'They gave me $100 and told me to fend for myself in Baghdad'
Asylum-seeker deported from UK explains why he fears for his life
Cahal Milmo is the chief reporter of The Independent and has been with the paper since 2000. He was born in London and previously worked at the Press Association news agency. He has reported on assignment at home and abroad, including Rwanda, Sudan and Burkina Faso, the phone hacking scandal and the London Olympics. In his spare time he is a keen runner and cyclist, and keeps an allotment.
Monday 19 October 2009
Abu Yousif is back home, back to Baghdad, where his brother was murdered and where, he believes, the same fate awaits him in the hands of the vengeful killers.
Every day is spent living in fear that the gunmen will hunt him down. "They have not gone away from here. I am afraid of what could happen. I only sleep a little, and then I wake up and think, is this going to be my last day, wondering what is going to happen to my family," he says. "This is still a very dangerous place. People in England must realise that."
Mr Yousif, a 39-year-old engineer, was one of 40 Iraqis thrown out of Britain, where they had sought asylum, because the Home Office decided that their homeland was now a safe place to live. It was the first time that a return to Baghdad had been attempted since the start of the Iraq war in 2003.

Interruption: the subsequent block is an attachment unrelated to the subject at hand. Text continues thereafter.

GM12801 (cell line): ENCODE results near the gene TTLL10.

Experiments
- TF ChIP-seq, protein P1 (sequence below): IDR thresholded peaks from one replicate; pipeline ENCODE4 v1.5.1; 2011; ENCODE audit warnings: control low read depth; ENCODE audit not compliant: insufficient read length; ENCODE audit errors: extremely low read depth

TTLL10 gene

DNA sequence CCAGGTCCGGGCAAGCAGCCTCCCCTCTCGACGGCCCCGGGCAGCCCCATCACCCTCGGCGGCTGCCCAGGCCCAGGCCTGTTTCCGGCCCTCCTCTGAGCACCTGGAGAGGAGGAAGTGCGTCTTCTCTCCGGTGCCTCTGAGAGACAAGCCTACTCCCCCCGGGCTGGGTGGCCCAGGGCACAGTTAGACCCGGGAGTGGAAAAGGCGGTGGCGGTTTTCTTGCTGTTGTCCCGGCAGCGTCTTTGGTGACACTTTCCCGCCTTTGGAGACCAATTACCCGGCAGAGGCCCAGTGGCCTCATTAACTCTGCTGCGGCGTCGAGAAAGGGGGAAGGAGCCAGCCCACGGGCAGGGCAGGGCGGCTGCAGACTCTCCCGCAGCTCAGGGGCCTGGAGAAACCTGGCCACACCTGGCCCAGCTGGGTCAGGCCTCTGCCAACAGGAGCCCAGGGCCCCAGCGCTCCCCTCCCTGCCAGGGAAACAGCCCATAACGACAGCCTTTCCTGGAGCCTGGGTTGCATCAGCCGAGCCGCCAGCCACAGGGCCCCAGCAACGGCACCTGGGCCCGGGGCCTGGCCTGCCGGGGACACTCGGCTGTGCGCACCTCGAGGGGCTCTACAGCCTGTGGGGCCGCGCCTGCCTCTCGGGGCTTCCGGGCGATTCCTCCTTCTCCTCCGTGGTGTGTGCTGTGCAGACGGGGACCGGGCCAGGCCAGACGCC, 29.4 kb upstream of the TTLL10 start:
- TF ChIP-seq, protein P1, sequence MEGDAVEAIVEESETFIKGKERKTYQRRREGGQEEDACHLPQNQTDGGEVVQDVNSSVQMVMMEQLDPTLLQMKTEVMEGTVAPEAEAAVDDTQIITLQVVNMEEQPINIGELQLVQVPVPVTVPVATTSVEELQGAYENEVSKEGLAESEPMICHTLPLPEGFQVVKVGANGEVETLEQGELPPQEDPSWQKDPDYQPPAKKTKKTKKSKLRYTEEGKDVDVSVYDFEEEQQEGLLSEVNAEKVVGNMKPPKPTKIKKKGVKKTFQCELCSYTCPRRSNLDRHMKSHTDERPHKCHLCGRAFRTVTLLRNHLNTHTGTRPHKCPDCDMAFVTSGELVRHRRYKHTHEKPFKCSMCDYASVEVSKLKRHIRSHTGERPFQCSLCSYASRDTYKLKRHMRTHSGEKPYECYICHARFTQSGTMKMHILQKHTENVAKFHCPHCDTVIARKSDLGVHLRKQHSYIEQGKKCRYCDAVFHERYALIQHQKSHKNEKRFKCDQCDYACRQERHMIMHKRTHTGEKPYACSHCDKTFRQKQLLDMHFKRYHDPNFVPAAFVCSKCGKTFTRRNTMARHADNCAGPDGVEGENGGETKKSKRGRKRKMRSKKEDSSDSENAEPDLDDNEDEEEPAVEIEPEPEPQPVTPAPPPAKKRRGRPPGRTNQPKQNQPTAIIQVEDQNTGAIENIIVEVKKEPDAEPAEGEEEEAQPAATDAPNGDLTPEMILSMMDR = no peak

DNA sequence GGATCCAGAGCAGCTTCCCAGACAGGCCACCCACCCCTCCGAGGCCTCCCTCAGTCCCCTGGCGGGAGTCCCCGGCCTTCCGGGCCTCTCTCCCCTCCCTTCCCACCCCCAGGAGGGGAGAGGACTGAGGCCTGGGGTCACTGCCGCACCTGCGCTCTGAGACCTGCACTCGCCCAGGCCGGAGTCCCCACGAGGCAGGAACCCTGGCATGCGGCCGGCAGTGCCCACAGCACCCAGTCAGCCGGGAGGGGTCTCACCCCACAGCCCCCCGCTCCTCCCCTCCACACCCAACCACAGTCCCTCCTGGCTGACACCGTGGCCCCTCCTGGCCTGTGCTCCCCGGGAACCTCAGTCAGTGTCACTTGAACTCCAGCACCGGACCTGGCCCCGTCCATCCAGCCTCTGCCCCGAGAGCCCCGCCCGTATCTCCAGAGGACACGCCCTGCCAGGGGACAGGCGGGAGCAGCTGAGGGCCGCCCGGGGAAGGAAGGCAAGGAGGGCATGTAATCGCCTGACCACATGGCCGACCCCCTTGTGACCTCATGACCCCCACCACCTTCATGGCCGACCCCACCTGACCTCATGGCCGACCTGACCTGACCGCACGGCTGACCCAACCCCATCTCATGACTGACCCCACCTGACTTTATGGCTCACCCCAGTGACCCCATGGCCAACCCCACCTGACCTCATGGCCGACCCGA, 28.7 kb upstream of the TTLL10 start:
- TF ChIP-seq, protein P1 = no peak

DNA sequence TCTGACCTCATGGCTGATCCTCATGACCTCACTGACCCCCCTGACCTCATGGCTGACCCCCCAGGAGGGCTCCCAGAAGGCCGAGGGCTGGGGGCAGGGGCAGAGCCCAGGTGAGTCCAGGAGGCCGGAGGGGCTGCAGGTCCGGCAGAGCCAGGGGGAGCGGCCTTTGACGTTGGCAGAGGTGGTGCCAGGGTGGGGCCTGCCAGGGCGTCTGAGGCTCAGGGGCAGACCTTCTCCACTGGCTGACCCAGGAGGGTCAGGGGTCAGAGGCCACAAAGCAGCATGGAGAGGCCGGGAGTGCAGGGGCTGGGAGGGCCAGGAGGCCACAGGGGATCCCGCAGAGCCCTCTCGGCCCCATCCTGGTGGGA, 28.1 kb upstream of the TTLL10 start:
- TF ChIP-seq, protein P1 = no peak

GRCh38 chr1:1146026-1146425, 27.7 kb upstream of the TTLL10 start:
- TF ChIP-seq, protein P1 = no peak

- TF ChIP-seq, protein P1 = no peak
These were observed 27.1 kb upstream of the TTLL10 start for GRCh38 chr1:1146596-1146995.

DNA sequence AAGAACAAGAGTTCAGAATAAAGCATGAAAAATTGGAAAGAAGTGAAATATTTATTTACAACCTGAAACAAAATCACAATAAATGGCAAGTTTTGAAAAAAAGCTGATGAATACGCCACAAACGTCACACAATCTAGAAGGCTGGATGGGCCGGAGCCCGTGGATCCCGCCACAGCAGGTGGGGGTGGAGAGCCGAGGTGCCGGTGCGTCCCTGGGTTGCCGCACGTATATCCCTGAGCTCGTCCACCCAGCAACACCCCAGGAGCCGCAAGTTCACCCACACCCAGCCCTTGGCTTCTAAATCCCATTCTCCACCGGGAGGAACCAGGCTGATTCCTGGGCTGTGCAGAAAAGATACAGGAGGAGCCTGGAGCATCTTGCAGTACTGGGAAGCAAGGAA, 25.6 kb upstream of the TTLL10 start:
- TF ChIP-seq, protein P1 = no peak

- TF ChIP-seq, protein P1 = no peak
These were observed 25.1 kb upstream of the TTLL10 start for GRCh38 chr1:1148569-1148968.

To the huge embarrassment of the British Government, 30 of the deportees were refused entry by the Iraqi officials and sent back. Ten others were taken off the plane with UK officials who promised that the local embassy would look after them. What actually happened, says Mr Yousif, was that they were given $100 each and told to fend for themselves.
Human rights groups, churches and refugee charities have condemned the British authorities for insisting on the deportation to a place visited daily by murderous attacks. A spokesman for Amnesty International said: "Given the reports of killings, bombings and other human rights abuses that continue to come out of Baghdad, it is hard to comprehend that the UK Government considers it a safe place to return people."
Mr Yousif has now been back in Baghdad for three days, most of which, he says, have been spent in a room at the house of a friend.